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At a time when racism seems to be ever-present in the sport news pages, several professional footballers' associations and national teams have taken the opportunity to display their disgust with this phenomenon.

Racism is anything but the problem of only a handful of countries. Almost each country in the world has to deal with persons who simply refuse to acknowledge, or are too ignorant of, the fact that all people are created equal.

FIFPro – the worldwide representative of professional footballers – makes no distinction on the basis of nationality, religion, political convictions, race or gender. FIFPro is against all forms of racism and will oppose these at all times.

In Botswana and Scotland, the players associations and their national teams have taken a clear stance against racism. The national team of Botswana together with Footballers Union Botswana reacted to what happened in Russia recently, where FC Rostov coach Igor Gamula made racist comments last month. Ukrainian-born Gamula said he wouldn't sign any more black players, as he already had "six of the things" and joked at a press conference last month that Ebola had spread to his club. His comments did not go down well with his players. Gamula did apologise to each player individually afterwards, but he also has to serve a five-match suspension.

"While racism in sports is hardly new, the latest incidents still seem shocking at a time when black people are such a dominant force in the sports world", FUB said in their statement. "Our players should be recognised for what they are; they ought to be treated as equal to any other professional footballer regardless of origin and be afforded the most basic respect".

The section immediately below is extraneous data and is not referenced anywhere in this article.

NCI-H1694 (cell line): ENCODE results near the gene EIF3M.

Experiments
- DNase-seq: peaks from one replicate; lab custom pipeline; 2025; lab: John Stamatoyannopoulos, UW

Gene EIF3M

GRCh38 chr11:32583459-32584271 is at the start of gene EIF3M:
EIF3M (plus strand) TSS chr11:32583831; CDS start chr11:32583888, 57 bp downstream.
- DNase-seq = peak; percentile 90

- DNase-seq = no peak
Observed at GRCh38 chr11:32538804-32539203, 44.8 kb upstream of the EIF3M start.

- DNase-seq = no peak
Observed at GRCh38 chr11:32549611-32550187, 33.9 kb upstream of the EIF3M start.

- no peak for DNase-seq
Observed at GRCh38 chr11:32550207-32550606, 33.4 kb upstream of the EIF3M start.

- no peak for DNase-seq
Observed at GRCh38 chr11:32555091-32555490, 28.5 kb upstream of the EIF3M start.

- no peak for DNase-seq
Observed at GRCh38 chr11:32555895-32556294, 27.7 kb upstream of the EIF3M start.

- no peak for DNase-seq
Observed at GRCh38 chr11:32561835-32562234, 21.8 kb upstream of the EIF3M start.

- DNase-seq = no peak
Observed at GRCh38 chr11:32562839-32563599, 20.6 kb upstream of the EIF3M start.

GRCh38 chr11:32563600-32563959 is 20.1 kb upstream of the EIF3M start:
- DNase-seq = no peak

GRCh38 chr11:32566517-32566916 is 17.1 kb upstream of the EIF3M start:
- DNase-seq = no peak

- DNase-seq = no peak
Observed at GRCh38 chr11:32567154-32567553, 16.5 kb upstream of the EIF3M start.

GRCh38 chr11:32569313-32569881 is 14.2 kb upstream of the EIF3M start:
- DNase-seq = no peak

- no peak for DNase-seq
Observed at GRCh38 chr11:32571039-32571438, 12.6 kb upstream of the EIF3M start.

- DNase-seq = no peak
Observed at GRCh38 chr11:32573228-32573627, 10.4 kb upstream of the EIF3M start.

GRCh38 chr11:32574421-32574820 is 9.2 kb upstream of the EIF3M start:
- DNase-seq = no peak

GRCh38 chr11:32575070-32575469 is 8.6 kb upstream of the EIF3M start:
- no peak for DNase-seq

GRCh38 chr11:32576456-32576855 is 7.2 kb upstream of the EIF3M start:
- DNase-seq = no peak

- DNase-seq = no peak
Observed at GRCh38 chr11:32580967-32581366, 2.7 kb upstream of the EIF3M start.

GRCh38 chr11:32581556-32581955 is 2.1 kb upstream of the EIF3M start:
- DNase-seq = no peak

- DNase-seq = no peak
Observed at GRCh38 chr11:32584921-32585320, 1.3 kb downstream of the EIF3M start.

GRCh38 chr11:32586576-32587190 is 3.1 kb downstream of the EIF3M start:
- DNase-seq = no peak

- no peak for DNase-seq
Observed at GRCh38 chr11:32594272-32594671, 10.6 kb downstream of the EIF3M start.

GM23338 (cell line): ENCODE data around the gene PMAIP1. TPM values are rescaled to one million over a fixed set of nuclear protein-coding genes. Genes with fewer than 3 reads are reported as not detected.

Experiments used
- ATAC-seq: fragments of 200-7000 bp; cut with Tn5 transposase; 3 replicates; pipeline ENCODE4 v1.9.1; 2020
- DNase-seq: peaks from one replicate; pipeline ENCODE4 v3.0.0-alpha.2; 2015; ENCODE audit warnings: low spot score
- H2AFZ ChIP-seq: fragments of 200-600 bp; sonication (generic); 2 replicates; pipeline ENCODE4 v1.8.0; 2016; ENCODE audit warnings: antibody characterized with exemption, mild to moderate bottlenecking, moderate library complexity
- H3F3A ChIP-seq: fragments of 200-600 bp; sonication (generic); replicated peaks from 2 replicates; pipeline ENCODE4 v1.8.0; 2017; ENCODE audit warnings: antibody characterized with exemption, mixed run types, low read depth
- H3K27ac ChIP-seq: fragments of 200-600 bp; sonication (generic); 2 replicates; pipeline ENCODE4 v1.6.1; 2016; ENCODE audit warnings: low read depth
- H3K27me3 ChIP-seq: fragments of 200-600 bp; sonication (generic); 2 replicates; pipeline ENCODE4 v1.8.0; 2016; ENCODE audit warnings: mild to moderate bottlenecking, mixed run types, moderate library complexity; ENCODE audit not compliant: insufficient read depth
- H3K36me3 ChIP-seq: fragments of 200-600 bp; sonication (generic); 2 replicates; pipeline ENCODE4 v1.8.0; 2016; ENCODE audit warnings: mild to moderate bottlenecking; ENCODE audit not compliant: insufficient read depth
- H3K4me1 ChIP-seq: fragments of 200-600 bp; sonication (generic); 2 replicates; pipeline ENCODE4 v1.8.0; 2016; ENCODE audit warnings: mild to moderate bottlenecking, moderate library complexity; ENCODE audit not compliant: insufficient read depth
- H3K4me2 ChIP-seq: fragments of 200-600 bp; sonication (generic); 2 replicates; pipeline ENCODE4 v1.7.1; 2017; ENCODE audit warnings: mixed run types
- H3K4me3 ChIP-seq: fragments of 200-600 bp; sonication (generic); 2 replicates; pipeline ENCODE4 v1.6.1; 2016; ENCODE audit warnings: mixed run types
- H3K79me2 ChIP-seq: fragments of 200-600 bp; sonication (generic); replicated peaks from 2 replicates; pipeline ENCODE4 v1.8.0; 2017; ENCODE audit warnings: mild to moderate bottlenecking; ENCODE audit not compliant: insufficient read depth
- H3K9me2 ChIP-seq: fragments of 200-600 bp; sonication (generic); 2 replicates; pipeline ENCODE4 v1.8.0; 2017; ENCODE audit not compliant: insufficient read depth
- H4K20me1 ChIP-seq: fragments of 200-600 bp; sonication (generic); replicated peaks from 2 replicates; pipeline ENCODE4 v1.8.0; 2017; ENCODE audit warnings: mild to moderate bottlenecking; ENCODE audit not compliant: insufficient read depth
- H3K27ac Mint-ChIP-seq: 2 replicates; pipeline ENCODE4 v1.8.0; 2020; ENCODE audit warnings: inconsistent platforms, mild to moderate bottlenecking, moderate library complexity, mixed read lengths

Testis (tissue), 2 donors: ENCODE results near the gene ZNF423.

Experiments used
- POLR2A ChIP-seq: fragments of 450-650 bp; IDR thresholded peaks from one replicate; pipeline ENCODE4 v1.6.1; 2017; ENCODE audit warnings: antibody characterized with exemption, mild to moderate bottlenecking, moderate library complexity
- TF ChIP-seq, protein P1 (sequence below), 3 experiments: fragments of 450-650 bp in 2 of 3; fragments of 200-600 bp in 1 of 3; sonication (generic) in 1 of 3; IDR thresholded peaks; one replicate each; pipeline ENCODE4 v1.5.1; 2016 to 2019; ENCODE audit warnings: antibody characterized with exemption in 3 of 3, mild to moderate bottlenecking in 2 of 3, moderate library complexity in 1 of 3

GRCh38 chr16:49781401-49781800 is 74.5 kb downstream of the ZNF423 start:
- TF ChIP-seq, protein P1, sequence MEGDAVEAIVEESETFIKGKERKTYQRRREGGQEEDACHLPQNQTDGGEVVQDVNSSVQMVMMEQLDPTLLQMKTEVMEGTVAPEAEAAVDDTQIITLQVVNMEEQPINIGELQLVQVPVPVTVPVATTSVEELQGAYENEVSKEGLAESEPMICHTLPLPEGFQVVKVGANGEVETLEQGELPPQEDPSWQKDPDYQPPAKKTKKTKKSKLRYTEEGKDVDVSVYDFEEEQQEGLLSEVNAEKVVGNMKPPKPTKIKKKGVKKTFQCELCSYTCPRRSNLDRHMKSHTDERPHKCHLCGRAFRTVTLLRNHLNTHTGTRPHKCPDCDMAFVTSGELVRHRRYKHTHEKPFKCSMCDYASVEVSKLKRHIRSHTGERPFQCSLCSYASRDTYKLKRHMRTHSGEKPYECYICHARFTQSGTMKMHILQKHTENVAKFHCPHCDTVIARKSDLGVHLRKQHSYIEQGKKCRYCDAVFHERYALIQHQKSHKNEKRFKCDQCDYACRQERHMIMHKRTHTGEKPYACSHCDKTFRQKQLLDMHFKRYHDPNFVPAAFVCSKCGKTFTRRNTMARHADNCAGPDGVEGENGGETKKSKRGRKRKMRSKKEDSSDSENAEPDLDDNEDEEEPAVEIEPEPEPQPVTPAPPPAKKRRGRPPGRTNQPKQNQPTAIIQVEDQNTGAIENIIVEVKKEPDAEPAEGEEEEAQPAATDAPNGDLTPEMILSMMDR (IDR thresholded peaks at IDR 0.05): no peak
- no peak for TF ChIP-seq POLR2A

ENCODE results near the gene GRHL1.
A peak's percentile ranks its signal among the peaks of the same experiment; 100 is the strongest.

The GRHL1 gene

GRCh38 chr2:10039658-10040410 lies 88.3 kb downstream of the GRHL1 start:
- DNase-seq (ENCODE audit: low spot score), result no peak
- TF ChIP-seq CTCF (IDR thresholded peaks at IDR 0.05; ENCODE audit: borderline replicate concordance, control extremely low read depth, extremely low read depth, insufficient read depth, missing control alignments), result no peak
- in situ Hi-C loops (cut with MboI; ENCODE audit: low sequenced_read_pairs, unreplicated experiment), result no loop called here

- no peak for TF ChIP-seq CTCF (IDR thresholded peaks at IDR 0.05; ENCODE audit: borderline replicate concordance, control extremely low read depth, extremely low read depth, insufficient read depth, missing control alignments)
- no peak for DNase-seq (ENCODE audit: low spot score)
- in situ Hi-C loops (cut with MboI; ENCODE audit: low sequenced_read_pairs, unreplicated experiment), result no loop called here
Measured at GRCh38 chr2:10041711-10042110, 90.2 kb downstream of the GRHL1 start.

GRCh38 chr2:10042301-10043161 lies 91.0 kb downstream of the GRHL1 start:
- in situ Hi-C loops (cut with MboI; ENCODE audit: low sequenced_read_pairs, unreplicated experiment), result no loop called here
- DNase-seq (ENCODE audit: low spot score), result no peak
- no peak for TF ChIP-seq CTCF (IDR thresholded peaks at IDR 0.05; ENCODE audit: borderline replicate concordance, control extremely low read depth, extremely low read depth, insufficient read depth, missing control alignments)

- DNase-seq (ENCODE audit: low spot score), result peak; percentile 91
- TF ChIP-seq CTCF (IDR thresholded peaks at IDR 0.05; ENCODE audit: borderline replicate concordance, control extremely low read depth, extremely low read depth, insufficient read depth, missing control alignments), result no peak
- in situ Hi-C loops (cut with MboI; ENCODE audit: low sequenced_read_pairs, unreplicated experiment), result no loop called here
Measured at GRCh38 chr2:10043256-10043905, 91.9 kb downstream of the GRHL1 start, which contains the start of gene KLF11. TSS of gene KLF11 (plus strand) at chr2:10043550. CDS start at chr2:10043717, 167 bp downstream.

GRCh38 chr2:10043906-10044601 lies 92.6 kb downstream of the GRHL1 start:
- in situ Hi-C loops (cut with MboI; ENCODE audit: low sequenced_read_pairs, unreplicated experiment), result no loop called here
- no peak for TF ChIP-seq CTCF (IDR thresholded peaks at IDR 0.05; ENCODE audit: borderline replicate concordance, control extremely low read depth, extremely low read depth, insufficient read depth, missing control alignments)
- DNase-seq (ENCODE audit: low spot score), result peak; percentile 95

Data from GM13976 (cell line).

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PFA Scotland and the Scottish national team joined forces in the fight against discrimination in football. Earlier this month, Celtic defender Alexander Tonev was banned for seven matches for racially abusing Aberdeen player Shay Logan; in September Celtic player Virgil van Dijk was targeted by racist taunts during a match at Saint Mirren.

Fraser Wishart, PFA Chief Executive: "Huge steps have been made towards eradicating racism from the game in this country; we must not however become complacent as there is always more work to do and we must continue to support the good work of the campaign".

"The players' union have been supporters of the campaign since its inception when Tony Higgins was one of the main driving forces in the formation of the Scottish arm".

"Since then, 'Show Racism the Red Card' has become a model for anti-racist campaigns in football throughout the world. Our members have been strong in their support over the years and will once again get fully behind the message that racism and other forms of discrimination are not acceptable within Scottish football".


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